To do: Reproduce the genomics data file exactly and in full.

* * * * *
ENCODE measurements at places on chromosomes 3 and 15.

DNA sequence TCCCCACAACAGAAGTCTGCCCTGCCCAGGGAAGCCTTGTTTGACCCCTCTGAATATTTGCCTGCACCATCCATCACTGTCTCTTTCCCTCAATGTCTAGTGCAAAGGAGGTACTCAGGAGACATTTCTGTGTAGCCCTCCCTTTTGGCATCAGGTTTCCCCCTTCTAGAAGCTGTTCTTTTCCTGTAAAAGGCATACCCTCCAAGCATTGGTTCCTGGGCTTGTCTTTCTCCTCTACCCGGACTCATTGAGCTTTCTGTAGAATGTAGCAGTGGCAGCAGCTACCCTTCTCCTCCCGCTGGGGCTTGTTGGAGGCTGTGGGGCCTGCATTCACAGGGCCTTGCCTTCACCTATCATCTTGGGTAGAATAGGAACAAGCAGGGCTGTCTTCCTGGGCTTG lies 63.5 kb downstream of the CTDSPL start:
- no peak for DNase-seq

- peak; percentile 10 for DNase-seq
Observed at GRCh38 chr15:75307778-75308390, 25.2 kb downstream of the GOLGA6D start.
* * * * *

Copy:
ENCODE measurements at places on chromosomes 3 and 15.

DNA sequence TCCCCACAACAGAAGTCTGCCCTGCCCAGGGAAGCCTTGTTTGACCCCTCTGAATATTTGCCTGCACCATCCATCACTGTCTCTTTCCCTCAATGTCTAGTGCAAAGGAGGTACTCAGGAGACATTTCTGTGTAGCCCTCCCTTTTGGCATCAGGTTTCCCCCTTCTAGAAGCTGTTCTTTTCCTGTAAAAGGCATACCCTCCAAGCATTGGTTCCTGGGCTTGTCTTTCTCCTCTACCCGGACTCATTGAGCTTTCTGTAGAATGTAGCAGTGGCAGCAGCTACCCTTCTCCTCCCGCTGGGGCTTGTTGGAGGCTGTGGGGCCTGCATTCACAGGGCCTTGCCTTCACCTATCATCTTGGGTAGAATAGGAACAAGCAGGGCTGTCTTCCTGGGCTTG lies 63.5 kb downstream of the CTDSPL start:
- no peak for DNase-seq

- peak; percentile 10 for DNase-seq
Observed at GRCh38 chr15:75307778-75308390, 25.2 kb downstream of the GOLGA6D start.